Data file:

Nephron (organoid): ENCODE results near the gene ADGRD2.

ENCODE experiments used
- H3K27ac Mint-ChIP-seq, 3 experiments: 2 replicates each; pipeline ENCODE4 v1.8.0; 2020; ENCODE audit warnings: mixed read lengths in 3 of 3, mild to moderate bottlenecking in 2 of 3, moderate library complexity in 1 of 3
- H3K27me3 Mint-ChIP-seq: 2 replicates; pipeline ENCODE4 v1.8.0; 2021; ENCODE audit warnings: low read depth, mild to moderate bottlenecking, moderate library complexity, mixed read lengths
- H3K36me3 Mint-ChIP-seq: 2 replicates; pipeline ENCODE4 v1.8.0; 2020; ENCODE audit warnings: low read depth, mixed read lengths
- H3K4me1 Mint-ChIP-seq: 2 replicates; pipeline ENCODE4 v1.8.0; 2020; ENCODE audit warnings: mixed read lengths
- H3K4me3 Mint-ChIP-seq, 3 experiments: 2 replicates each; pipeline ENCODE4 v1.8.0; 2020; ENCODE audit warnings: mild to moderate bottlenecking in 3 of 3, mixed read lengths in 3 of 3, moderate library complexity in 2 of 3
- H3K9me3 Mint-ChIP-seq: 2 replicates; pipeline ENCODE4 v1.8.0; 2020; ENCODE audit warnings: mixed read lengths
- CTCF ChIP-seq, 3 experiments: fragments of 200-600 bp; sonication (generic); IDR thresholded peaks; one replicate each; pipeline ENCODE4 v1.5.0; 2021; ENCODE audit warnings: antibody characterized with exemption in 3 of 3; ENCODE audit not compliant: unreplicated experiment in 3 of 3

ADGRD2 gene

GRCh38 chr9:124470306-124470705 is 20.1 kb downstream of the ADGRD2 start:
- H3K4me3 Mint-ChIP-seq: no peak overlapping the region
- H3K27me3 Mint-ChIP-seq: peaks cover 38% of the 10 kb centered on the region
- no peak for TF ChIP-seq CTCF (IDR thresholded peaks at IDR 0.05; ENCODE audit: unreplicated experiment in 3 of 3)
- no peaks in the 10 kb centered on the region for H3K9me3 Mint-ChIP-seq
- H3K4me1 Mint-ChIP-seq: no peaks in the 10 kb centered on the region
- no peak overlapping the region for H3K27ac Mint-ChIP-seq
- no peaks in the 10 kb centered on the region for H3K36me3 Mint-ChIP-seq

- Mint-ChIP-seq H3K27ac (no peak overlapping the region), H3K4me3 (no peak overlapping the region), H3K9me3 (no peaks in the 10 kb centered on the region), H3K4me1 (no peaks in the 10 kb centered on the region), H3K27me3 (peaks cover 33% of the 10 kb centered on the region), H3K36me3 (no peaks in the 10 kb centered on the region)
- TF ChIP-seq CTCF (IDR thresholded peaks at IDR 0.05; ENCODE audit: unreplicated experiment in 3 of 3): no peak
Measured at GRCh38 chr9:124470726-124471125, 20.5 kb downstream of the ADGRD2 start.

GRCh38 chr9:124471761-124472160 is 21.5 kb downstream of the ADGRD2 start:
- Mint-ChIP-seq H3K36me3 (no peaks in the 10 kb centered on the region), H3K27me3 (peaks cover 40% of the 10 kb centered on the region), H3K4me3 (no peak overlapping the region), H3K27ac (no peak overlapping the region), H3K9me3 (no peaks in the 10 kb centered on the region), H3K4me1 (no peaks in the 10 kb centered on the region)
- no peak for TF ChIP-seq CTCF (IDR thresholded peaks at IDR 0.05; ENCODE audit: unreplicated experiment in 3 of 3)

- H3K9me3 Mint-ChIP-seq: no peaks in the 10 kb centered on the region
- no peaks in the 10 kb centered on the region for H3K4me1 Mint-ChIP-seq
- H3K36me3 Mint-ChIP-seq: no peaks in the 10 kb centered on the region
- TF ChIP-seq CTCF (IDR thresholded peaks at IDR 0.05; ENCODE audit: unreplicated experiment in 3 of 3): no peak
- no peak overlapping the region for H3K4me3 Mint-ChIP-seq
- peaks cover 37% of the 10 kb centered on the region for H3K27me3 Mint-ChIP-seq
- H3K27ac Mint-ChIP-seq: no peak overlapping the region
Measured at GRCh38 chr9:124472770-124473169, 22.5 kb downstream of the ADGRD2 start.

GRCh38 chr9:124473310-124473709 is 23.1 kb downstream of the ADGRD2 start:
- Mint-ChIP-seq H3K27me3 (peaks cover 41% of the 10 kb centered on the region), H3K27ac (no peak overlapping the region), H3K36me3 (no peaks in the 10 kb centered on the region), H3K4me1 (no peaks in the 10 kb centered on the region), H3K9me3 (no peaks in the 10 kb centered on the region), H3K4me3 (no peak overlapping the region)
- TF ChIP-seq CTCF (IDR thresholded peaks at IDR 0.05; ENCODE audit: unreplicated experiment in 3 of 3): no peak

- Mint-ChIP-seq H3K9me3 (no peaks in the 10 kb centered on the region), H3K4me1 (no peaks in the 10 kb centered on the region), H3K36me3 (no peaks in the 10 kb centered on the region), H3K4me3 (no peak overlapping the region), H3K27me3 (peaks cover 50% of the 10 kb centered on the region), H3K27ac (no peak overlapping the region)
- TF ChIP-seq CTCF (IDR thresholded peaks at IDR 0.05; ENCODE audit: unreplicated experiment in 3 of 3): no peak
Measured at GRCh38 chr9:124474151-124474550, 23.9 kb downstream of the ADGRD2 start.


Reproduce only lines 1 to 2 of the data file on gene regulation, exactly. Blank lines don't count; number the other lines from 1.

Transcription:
Nephron (organoid): ENCODE results near the gene ADGRD2.

ENCODE experiments used